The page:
Turkish President Recep Tayyip Erdogan presents his latest cross-border operation into northeast Syria as a move against “oppressors and terrorists.” He also claims that he “targets not the Syrian people, or the Kurds there, but terrorists.” Upon scrutiny, however, the primary target of Erdogan’s Syria campaign appears to be Turkey’s newly energized opposition. Policymakers around the world should recognize the self-serving goals behind the Turkish president’s Syria machinations.
For over a decade, Erdogan owed his rule as much to shortcomings and divisions among Turkey’s opposition parties as to his own prowess. That seems to have changed with the local elections in March. Turkey’s opposition created a big-tent bloc by uniting the pro-Kurdish Peoples’ Democratic Party (HDP) with other leading opposition parties. This big-tent bloc won a stunning victory, grabbing Turkey’s leading cities from Erdogan. This opposition alliance is now poised to defeat him again in the 2023 presidential and parliamentary elections and bring his two decade-tenure to an end. The Turkish president, however, is not willing to let go, and will continue to fight for his political survival not only on the campaign trail in Turkey, but also on Syria’s battlefields.
Erdogan knows that the easiest way to dismantle Turkey’s promising, but delicate, opposition bloc is to fuel ethnic tensions between Turks and Kurds. He rightly calculates that driving a wedge between the HDP and the rest of the opposition parties would prevent a repeat of his embarrassing defeat earlier this year. A cross-border operation into northeast Syria, the Turkish president hopes, will suffice to trigger ethnic and political fault lines that run deep not only in the country but also within the opposition.
Erdogan has also been watching with great anxiety the splits within and defections from his own Justice and Development Party (AKP). Turkey’s democratic backsliding, rampant corruption, and economic downturn have driven almost a million members away from the AKP ranks within the last year. To make matters worse, two of his prior colleagues, former prime minister Ahmet Davutoglu and former deputy prime minister Ali Babacan, have recently left the AKP as they prepare to establish two splinter parties, which are sure to attract further defections from Erdogan’s ranks. The fact that former Turkish president Abdullah Gul is lending his support to Babacan makes the threat even more dangerous.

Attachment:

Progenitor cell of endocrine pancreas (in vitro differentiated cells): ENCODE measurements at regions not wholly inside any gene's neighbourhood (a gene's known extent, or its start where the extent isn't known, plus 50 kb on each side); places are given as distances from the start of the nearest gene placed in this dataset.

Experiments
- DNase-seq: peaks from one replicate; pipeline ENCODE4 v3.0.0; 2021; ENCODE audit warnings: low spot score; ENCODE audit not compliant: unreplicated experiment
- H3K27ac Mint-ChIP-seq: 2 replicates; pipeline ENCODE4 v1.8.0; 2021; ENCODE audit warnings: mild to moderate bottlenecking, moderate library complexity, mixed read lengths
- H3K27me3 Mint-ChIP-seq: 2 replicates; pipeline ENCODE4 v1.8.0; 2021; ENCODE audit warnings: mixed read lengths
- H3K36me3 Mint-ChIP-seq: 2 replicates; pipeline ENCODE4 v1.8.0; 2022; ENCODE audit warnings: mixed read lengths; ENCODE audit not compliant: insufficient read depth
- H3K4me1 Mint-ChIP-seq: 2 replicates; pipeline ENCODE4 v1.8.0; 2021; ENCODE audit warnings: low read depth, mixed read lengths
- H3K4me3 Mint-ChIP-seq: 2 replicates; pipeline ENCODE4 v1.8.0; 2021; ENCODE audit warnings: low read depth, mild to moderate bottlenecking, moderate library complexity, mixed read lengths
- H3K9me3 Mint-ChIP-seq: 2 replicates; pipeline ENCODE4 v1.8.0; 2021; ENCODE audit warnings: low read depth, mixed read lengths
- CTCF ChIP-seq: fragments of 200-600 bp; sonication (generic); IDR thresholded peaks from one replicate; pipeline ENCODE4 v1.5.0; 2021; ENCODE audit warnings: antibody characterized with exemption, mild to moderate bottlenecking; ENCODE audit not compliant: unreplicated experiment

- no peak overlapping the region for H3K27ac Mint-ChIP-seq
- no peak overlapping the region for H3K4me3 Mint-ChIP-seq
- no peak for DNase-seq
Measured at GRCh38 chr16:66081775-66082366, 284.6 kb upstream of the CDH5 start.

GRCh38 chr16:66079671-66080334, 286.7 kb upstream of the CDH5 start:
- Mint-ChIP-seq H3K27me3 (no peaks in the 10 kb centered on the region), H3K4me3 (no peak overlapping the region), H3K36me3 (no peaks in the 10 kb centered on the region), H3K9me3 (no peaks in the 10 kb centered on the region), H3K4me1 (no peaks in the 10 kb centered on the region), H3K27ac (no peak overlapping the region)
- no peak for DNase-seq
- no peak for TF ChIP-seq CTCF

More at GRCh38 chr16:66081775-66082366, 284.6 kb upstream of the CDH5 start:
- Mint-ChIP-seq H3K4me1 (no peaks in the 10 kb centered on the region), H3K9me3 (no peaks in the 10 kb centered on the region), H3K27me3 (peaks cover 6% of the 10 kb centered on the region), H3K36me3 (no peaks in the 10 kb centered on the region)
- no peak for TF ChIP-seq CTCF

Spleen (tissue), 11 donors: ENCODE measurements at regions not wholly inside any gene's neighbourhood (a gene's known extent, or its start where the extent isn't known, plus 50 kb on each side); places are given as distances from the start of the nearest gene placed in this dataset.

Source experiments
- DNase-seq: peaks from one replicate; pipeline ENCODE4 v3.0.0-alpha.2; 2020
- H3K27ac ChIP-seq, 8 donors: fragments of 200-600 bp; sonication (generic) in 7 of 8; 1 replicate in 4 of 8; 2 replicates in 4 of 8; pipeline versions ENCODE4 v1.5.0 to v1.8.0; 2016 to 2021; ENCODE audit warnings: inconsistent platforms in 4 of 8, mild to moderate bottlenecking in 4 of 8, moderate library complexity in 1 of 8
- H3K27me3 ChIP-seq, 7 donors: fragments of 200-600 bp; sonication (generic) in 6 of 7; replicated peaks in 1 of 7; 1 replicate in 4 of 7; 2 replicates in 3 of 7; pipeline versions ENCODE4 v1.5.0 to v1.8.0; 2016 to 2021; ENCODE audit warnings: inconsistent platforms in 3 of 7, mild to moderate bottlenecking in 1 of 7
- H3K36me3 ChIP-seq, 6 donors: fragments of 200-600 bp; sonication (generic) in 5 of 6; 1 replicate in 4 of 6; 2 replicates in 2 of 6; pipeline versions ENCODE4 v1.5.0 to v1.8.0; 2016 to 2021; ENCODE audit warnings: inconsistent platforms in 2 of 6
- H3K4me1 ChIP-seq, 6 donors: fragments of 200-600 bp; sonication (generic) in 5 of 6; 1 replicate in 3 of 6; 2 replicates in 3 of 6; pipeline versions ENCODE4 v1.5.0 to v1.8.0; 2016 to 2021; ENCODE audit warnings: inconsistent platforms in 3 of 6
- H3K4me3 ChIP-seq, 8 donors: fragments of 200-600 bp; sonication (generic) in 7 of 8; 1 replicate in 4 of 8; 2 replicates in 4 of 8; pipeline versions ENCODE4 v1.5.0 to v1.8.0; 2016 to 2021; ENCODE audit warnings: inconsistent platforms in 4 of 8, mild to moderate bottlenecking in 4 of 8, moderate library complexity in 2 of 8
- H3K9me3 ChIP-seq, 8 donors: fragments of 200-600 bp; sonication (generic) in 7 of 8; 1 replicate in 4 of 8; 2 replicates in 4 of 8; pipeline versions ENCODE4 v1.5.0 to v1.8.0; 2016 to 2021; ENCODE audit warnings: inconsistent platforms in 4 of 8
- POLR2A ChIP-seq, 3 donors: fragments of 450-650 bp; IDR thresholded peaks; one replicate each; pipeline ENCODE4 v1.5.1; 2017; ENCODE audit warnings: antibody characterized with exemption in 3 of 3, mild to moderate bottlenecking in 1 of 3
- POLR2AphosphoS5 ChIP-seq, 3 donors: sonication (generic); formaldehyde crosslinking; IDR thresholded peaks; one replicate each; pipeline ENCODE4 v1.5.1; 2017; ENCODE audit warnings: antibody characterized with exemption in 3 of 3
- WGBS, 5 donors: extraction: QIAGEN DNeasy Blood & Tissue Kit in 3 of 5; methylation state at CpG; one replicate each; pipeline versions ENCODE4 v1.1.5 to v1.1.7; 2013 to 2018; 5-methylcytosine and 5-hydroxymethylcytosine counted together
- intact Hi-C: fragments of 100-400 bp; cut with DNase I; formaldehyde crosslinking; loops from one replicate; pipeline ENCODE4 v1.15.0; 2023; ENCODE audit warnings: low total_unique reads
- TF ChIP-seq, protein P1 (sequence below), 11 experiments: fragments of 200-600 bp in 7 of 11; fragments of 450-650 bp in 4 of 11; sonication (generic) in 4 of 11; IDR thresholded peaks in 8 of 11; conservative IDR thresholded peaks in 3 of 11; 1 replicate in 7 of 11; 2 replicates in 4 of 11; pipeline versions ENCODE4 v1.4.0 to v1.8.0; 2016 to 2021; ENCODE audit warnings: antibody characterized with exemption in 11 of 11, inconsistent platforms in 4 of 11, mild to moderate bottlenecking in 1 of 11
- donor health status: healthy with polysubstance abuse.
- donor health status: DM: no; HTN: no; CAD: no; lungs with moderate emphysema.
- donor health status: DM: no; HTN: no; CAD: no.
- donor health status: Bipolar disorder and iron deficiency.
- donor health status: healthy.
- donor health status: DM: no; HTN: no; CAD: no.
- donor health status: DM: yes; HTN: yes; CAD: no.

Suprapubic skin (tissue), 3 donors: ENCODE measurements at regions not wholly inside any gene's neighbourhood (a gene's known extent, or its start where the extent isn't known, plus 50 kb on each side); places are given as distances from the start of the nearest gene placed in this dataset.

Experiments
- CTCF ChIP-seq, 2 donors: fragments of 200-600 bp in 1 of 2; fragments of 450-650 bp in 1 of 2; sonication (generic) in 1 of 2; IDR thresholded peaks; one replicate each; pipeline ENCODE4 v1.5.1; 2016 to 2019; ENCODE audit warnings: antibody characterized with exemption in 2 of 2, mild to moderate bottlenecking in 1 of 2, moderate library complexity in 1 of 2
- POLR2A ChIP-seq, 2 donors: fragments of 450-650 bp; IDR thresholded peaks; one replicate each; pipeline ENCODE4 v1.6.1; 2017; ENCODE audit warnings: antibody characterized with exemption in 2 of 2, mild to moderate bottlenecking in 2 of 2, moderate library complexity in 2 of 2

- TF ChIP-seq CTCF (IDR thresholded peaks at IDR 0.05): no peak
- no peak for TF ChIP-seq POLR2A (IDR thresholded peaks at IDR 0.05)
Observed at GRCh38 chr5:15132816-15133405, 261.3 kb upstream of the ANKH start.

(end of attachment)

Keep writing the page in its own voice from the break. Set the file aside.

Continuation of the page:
Erdogan’s rise to power in 2002 came on the heels of an economic crisis that pushed all existing political parties out of the Turkish parliament. His successive wins at the ballot box owed more to the AKP government’s economic performance and service delivery than the appeal of its Muslim Brotherhood ideology. The Turkish president knows best how pragmatic the Turkish electorate is. His 17-year attempt at social engineering has failed miserably to inculcate and popularize Brotherhood teachings. Turkish voters have proven in Istanbul, not only once in the March election but again in the June rerun, that they –even the ones in the most religious districts— are willing to jettison AKP’s bankrupt policies by switching their support from Erdogan’s lethargic candidates to the emerging generation of dynamic leaders among the opposition.
There is very little hope, if any at all, among the AKP circles that Erdogan and his son-in-law Berat Albayrak —who currently serves as the finance and treasury minister— can turn around the economic slowdown. During April’s IMF-World Bank meetings in Washington, investors slammed Albayrak’s presentation as “the worst ever.” Given that Turkey now has its highest unemployment in over a decade, Erdogan’s prospect of stopping defections and regaining voters is nonexistent. Albayrak didn’t dare to show his face at the IMF-World Bank meetings, now underway.
Make no mistake. Erdogan is not willing to let go without a fight, literally. If there is one lesson all his political opponents have learned the hard way over the years, it is that Erdogan is a political survivor with great instincts. He demonstrated this yet again with his cross-border operation into northeast Syria, which he called in an Orwellian fashion, “Operation Peace Spring.”
The rally-round-the-flag effect of this latest military campaign into Syria allowed Erdogan to boost his nationalist credentials and stifle dissent. He also hopes that his recent vow to resettle up to three million displaced Syrians from Turkey to northeast Syria will allow him to convert the rising anti-refugee sentiment among the Turkish electorate into votes. Meanwhile, he is busy criminalizing Turkey’s pro-Kurdish HDP and any others who dare to call for peace and reconciliation with Kurds at home and abroad. This, he hopes, will pull to pieces the big-tent opposition bloc by pitching Kurds against Turks and hawks against doves. The Turkish president and his son-in-law are equally thrilled that their financial mismanagement and the ensuing economic downturn have stopped making headlines or topping political debates in the country.
As Erdogan’s interlocutors in the United States and European Union try to address his talking points, which revolve around security and counterterrorism, they would fare better to realize there is nothing, short of another presidential mandate, that would get the Turkish president to end his diatribes. The Turkish president savors the spectacle of a military operation. It would be naïve to expect Thursday’s “ceasefire” deal brokered by Washington, which delivered Erdogan a “near-total victory,” to bring his intervention to an end. After all, the Turkish president’s Syria campaign is as much an election campaign as it is a military one.
Aykan Erdemir, a former member of the Turkish parliament, is a senior fellow at the Foundation for Defense of Democracies. He tweets @aykan_erdemir.